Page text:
Nic's Notebook said...

Oh my goodness, didn't realise you had written lots of books. Am going now to have a browse at them! Thanks for the reviews of what you have been reading recently. I love discovering new types of books. I always used to read crime/thrillers but have expanded my collection now and am so glad I did, as there are so many great authors out there :) x

Exmoorjane said...

Nic: *wince* - written WAY too many but most are now out of print.
Oh yes, do do do read outside *your* genre....I go through phases...used to read a lot of crime but very rarely do nowadays (though recently read a few Susan Hills and Kate Atkinson (which I loved) but then they're not pure 'crime crime' :)

rachel said...

Clearing your clutter has to be the very best first step (and I don't think it's a baby step at all to start with your desk, writer-lady!) on the road to reclaiming your life. But it is a shock, isn't it, to reach that point where you see yourself clearly, and recognise that you've let things slide! There's no going back though - I wouldn't want to be as I was at 30, or 40; I would just like to feel centred in my life now (62), clutter-free and fitter. Then I could perhaps embrace the housecoat (but never with grey hair....)! Good luck with the next stage of your journey.

Books.... hmmm... a good one for when you feel your life is hard: Helen Dunmore's The Seige. Love, family, courage, hope. Puts one's own hardships into perspective, I found, without being in the least depressing.

Eliza said...

OMG, that could be me! I've just had a week off work, and I was full of ideas about what I was going to do with it, but have actually done nothing - what a waste.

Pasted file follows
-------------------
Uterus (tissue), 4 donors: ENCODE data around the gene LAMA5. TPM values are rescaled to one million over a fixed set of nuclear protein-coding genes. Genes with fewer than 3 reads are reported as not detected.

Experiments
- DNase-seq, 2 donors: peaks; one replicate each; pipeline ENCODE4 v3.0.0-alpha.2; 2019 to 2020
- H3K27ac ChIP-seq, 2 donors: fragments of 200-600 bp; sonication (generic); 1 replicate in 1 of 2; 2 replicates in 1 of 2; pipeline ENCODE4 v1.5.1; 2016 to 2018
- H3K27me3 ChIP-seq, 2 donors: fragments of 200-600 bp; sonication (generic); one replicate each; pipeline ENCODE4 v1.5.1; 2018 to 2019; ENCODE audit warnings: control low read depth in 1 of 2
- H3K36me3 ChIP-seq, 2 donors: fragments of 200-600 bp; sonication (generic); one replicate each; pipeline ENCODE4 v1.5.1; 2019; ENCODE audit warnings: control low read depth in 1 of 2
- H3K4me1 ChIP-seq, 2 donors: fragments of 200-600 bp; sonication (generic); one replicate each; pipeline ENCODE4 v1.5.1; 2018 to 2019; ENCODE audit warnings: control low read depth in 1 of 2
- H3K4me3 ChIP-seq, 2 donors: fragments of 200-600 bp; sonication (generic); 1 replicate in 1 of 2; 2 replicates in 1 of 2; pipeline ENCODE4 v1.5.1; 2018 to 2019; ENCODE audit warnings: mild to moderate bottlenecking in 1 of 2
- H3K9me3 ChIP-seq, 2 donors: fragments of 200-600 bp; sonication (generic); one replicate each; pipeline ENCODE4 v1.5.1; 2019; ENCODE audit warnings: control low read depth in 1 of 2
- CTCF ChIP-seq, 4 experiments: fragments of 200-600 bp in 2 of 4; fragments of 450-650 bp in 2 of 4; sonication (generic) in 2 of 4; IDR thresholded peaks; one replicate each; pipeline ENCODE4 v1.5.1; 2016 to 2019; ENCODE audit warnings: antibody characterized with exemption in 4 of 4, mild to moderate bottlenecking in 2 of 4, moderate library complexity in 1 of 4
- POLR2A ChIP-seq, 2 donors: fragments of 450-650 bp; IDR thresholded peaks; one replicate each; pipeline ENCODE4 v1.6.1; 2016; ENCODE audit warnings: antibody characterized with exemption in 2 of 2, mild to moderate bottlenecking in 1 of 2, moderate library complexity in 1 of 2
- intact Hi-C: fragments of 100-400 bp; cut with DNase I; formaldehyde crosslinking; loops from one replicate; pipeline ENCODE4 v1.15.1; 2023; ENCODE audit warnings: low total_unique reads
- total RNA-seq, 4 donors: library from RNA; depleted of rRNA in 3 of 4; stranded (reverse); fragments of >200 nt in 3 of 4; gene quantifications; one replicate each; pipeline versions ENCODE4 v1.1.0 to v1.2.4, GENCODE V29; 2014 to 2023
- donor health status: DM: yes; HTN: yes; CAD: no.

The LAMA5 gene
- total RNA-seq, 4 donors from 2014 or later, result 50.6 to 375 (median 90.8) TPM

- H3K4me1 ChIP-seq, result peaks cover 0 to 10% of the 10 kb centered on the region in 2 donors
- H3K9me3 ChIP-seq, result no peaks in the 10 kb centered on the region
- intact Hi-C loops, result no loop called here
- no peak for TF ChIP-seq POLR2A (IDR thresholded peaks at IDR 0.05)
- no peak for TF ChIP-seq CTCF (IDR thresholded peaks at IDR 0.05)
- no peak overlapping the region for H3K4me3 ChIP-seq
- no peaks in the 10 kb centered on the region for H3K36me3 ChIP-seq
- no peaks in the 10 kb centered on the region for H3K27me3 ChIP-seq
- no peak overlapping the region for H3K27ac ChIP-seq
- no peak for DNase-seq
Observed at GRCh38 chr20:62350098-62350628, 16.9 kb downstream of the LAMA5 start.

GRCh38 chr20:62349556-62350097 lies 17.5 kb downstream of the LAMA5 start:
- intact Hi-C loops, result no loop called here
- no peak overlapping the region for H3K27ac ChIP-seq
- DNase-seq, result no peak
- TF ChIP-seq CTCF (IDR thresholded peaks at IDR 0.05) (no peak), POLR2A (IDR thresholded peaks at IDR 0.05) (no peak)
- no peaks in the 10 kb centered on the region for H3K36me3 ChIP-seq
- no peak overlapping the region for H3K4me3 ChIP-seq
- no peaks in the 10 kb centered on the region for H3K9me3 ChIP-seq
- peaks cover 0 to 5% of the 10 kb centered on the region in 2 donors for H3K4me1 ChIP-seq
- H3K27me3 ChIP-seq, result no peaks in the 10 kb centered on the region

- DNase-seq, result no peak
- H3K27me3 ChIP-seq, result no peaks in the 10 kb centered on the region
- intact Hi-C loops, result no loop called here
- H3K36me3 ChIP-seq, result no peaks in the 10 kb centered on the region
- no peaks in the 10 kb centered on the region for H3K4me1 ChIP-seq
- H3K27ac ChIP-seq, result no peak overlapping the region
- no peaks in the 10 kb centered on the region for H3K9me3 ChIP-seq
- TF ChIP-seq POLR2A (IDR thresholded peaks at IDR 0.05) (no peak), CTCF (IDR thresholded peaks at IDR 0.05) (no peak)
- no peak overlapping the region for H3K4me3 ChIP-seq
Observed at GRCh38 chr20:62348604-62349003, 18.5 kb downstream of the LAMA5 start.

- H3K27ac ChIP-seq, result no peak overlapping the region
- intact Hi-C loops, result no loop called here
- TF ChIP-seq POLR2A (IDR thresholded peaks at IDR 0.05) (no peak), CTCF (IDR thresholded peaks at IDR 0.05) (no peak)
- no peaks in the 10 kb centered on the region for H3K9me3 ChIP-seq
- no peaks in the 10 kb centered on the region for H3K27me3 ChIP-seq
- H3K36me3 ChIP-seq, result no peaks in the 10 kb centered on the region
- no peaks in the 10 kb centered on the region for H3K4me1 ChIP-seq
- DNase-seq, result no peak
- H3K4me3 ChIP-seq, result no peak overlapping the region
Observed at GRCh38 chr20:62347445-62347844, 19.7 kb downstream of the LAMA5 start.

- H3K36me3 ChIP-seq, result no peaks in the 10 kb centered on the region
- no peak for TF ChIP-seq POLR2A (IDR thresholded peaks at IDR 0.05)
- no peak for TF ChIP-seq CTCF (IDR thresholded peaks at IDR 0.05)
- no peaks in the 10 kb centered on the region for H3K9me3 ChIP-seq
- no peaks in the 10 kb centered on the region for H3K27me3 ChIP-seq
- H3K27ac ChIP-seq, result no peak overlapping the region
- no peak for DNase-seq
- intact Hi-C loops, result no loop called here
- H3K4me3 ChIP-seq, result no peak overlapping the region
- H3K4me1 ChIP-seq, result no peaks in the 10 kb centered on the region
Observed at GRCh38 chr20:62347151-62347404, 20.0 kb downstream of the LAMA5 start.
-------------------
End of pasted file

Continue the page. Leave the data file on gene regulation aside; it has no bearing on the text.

I've been wandering down the same old furrow for a few years now, I need to DO something too :-)

Elizabeth Musgrave said...

Just had a birthday, always good for making you want to have a go at things, but when I wandered my house thinking about the importance of decluttering I was a bit overwhelmed and had to go outside and cut down the lemon balm and take cuttings of rosemary. My house is full of the things which belong in the kitchen, so perhaps I need to think about it again some other time. That is a lovely photo of you!

Frances said...

Jane, I do like that picture of you. What a lovely lady you are!

When I was much younger, some witty writer wrote a book called Passages (think that was the title, and think the author was Gail something.) See...I am much older than you and have been through many passages.

Sheehan...that might have been her last name.

Anyhow. I have always looked younger than my actual age, and have been able to be in the midst of folks younger than myself. I was aware of something being different about reaching 30 well before most of those around me. Same rang true at some other measuring points.